Originally Posted by matvei
So, I am about to buy the Fostex HP-A4 DAC which comes out next week in Japan, and I had some questions relating to this thread in terms of PCM vs DSD. For reference, the DAC supports up to 24bit 192kHz in PCM, and up to 5.6MHz!!! in DSD
If I understand this thread correctly, 24 bit PCM is useless, as are 96kHz and 192kHz sampling rates. Therefore, HD Audio is snake oil.
If all you are doing is playing commercially released recordings, then yes, 24bit is useless. It's not useless if you are recording or mixing music though. Again, 96kHz may have some uses during recording and mixing but not so much for playback. 192kHz is useless for virtually everything, including recording, mixing and playing back commercial recordings!
Originally Posted by matvei
I'm not quite sure I understand DSD. It was said in this thread and others as well by Giorgio that although SACD shouldn't sound any better than redbook, they often do because they have better masters. In that case, wouldn't that mean the only use of the DSD feature is to play back (mostly illegally) ripped SACDs? And what on earth is the difference between 2.8MHz and 5.6MHz DSD? Is there any point to using this crap or are these features all extraneous?
DSD uses 1bit rather than 16bit or 24bit. The downside of this is huge amounts of unwanted noise but with very high sampling rates there is plenty of space above the audible spectrum to move this noise, thereby making it inaudible. The SACD standard has a sampling rate of 2.8mHz and therefore a theoretical audio range of 1.4mHz, which is way more than enough to account for any difficulties related to reconstruction filters or other required process. This DAC obviously has a mode which exactly doubles that and indeed there are apparently some recordings available in this format and one or two DAC manufacturers are now offering a quad DSD oversampled rate of 11.2mHz. It appears that these oversampled DSD rates which have appeared are purely for marketing (snake oil) purposes. On the basis that if something has a higher number in it's specs, it's easier to market it as better, even if it isn't or even if it's actually worse!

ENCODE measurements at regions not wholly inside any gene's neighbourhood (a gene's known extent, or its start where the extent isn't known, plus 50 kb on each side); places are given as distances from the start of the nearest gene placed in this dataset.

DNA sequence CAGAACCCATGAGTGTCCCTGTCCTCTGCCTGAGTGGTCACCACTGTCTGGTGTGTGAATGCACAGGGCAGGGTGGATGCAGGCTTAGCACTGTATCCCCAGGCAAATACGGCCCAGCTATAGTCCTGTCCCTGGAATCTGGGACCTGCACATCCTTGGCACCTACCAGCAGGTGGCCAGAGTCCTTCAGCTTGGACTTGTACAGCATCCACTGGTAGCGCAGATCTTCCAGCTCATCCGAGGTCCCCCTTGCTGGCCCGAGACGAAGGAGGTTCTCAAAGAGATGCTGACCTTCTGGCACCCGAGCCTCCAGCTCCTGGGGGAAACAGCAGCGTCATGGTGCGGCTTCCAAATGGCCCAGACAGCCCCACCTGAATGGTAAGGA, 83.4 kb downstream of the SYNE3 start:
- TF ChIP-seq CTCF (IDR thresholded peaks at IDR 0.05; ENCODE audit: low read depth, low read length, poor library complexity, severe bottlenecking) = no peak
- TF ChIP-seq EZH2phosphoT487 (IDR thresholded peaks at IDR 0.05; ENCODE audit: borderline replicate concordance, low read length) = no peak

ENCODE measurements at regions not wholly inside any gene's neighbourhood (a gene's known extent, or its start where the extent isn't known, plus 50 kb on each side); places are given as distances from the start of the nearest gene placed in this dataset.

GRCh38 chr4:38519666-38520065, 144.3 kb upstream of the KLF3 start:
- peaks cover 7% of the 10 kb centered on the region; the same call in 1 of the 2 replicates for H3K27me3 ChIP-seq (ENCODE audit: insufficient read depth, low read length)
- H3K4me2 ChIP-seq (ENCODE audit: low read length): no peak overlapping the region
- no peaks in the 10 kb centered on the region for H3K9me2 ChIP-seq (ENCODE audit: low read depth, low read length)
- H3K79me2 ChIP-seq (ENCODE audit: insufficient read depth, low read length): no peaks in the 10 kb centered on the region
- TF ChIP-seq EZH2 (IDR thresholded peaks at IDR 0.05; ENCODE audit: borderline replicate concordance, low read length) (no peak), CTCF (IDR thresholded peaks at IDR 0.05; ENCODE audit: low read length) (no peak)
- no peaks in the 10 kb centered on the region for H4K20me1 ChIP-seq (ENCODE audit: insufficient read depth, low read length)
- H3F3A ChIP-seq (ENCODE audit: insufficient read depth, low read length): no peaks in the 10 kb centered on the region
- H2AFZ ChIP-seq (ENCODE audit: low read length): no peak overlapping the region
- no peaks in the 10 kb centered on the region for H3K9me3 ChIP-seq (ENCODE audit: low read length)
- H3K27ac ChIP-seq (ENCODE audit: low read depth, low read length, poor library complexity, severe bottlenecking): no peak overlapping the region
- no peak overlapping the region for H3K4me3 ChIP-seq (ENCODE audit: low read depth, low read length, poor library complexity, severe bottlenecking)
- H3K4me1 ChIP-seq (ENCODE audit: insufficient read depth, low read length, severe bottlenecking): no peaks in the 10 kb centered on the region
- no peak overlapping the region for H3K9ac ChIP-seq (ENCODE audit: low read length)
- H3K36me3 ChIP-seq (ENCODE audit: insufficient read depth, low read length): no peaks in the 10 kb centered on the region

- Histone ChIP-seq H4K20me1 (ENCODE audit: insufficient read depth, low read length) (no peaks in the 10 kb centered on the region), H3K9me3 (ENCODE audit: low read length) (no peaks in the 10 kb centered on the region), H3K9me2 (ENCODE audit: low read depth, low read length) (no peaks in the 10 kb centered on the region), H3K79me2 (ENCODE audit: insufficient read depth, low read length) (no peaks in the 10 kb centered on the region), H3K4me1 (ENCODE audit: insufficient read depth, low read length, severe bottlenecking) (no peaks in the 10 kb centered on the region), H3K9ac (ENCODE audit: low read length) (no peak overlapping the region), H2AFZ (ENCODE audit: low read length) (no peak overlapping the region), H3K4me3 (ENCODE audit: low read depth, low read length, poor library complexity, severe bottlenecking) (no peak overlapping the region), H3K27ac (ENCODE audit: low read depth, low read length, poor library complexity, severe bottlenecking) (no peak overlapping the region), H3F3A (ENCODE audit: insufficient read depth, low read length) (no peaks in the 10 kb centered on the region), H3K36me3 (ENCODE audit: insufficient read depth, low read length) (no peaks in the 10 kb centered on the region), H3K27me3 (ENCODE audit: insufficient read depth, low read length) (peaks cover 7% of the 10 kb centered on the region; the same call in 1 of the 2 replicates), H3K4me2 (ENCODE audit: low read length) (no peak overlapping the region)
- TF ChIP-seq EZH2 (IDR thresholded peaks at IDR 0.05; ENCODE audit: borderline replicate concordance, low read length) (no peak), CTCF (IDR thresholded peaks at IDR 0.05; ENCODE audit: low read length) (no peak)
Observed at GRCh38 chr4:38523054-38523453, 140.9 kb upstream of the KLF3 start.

Your basic premise is correct, look for the quality of the recording rather than for the distribution format. In some cases the best you will find will be a standard CD (16/44) in other cases it might be SACD or 24/96. You can always take a good master which may happen to be in 24/96 format, convert to a lossless 16/44 format to save space on say your smartphone and be secure in the knowledge that you're not loosing anything audible and are therefore listening to the highest quality available!
Edited by gregorio - 11/14/13 at 11:53am